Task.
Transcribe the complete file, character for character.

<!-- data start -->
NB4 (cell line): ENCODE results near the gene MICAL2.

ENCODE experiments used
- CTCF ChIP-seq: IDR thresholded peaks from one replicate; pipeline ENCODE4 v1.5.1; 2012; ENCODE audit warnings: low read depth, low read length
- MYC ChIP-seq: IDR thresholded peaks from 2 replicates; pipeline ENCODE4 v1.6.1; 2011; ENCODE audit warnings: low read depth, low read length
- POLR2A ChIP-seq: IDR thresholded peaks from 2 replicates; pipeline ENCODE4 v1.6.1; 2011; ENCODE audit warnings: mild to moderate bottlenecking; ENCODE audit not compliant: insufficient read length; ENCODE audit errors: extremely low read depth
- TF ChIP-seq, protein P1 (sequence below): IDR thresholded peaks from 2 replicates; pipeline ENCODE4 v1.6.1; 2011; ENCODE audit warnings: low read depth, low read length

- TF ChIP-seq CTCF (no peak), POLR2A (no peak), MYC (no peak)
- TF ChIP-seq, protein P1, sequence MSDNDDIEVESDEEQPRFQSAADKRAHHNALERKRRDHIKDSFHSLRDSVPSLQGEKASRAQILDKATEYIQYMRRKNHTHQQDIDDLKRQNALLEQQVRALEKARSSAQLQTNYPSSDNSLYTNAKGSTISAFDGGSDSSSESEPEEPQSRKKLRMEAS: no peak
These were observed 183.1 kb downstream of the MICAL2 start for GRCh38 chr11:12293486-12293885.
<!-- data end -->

NB4 (cell line): ENCODE results near the gene MICAL2.

ENCODE experiments used
- CTCF ChIP-seq: IDR thresholded peaks from one replicate; pipeline ENCODE4 v1.5.1; 2012; ENCODE audit warnings: low read depth, low read length
- MYC ChIP-seq: IDR thresholded peaks from 2 replicates; pipeline ENCODE4 v1.6.1; 2011; ENCODE audit warnings: low read depth, low read length
- POLR2A ChIP-seq: IDR thresholded peaks from 2 replicates; pipeline ENCODE4 v1.6.1; 2011; ENCODE audit warnings: mild to moderate bottlenecking; ENCODE audit not compliant: insufficient read length; ENCODE audit errors: extremely low read depth
- TF ChIP-seq, protein P1 (sequence below): IDR thresholded peaks from 2 replicates; pipeline ENCODE4 v1.6.1; 2011; ENCODE audit warnings: low read depth, low read length

- TF ChIP-seq CTCF (no peak), POLR2A (no peak), MYC (no peak)
- TF ChIP-seq, protein P1, sequence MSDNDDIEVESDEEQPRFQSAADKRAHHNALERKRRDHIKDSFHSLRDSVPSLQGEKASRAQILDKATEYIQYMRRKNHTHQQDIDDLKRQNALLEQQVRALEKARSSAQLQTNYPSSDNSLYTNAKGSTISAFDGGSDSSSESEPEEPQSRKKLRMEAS: no peak
These were observed 183.1 kb downstream of the MICAL2 start for GRCh38 chr11:12293486-12293885.